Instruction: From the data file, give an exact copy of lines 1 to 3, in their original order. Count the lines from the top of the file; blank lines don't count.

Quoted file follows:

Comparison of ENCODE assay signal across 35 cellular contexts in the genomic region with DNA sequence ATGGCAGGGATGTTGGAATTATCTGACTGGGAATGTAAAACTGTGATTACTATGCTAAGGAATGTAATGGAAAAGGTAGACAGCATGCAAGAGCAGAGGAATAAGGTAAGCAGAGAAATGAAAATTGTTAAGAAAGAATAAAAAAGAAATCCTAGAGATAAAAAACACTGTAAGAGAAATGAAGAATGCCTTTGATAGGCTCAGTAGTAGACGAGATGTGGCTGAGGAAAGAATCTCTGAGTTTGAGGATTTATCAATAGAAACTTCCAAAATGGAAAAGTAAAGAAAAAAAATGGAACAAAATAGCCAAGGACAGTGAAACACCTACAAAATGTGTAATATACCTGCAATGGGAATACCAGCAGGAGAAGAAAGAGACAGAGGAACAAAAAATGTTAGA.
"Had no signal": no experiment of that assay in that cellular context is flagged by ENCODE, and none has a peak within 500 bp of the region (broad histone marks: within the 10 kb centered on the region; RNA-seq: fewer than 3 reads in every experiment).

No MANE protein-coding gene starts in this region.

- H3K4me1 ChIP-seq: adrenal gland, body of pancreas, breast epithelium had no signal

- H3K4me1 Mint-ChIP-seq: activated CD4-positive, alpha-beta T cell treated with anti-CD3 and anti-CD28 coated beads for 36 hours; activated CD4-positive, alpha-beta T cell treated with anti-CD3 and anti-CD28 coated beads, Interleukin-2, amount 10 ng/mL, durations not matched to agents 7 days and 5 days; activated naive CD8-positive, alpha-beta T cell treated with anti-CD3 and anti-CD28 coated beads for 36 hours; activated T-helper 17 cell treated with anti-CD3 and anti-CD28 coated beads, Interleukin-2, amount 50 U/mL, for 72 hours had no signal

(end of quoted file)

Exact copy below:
Comparison of ENCODE assay signal across 35 cellular contexts in the genomic region with DNA sequence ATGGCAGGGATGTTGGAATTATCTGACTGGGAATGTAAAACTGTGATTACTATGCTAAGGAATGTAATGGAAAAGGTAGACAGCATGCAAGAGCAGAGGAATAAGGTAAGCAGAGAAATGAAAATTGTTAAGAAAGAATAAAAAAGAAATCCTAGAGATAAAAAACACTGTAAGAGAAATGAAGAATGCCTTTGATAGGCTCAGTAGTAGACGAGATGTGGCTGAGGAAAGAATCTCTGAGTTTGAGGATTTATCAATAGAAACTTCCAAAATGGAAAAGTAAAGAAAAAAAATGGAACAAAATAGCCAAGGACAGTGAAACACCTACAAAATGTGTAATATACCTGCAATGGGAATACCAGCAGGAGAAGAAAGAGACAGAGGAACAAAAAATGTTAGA.
"Had no signal": no experiment of that assay in that cellular context is flagged by ENCODE, and none has a peak within 500 bp of the region (broad histone marks: within the 10 kb centered on the region; RNA-seq: fewer than 3 reads in every experiment).

No MANE protein-coding gene starts in this region.